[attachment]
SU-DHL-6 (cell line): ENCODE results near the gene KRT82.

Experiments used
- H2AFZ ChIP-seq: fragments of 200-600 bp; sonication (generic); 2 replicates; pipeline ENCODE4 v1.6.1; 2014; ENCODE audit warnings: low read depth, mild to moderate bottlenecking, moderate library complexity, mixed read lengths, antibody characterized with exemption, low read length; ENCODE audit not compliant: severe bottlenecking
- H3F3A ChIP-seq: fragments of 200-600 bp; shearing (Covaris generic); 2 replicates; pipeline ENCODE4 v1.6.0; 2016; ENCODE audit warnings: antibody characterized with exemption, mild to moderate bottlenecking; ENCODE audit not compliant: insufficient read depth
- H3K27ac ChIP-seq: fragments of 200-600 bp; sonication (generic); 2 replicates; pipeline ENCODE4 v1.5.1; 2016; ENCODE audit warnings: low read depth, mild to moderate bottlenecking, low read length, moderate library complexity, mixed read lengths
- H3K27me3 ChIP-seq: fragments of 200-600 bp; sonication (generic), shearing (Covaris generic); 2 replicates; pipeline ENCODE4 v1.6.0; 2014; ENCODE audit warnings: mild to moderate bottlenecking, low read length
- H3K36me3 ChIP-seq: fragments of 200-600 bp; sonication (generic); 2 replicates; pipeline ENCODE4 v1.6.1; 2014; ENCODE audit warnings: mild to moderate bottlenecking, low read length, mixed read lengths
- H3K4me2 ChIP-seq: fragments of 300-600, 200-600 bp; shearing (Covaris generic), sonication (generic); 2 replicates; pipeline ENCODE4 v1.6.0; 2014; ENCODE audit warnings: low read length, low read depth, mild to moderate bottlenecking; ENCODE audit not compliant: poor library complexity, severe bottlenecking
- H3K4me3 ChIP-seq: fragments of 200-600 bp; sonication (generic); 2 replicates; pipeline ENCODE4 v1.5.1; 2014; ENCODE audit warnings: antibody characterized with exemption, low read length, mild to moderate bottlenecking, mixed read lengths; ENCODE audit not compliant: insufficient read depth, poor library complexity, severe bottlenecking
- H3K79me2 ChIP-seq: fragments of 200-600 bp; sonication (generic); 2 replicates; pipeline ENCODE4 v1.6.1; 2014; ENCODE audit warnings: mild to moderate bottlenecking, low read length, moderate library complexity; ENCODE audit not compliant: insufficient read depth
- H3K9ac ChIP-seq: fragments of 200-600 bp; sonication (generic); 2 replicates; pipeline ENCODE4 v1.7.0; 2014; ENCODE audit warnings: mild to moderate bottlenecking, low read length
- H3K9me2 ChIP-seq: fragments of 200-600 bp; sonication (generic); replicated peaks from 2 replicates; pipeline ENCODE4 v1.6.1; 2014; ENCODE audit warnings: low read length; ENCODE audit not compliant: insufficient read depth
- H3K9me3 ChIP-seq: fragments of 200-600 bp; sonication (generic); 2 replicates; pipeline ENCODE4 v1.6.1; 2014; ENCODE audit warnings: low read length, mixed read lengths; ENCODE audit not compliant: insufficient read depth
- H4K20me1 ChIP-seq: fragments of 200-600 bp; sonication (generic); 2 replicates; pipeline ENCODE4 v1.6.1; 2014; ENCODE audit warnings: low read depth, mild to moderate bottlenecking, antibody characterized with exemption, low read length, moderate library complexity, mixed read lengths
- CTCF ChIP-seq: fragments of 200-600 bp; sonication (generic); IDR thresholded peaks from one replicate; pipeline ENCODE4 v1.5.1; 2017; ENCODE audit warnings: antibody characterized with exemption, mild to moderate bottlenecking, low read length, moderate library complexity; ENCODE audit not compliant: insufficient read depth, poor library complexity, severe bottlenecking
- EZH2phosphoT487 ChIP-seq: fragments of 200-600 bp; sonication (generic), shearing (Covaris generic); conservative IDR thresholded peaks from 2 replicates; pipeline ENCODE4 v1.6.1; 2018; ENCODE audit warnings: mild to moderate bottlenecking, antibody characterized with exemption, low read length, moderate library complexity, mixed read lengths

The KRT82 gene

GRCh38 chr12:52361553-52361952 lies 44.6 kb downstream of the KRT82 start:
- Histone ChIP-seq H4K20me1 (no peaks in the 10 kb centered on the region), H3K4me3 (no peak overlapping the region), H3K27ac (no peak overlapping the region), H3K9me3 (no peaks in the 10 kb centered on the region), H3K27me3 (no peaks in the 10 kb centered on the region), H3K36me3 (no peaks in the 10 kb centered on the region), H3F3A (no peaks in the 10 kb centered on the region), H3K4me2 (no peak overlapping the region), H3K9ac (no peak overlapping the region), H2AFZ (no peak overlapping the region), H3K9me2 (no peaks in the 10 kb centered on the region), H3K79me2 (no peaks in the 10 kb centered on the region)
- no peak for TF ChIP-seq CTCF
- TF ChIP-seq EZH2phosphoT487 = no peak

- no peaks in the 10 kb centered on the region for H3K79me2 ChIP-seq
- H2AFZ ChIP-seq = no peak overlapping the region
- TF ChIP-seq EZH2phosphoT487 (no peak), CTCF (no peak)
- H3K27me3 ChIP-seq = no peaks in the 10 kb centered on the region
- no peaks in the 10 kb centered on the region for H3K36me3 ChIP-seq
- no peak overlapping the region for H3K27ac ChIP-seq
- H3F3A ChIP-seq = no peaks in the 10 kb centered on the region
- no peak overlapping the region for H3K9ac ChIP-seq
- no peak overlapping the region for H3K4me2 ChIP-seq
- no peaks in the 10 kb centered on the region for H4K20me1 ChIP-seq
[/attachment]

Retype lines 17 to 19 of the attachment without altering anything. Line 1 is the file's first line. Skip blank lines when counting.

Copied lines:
The KRT82 gene

GRCh38 chr12:52361553-52361952 lies 44.6 kb downstream of the KRT82 start:
- Histone ChIP-seq H4K20me1 (no peaks in the 10 kb centered on the region), H3K4me3 (no peak overlapping the region), H3K27ac (no peak overlapping the region), H3K9me3 (no peaks in the 10 kb centered on the region), H3K27me3 (no peaks in the 10 kb centered on the region), H3K36me3 (no peaks in the 10 kb centered on the region), H3F3A (no peaks in the 10 kb centered on the region), H3K4me2 (no peak overlapping the region), H3K9ac (no peak overlapping the region), H2AFZ (no peak overlapping the region), H3K9me2 (no peaks in the 10 kb centered on the region), H3K79me2 (no peaks in the 10 kb centered on the region)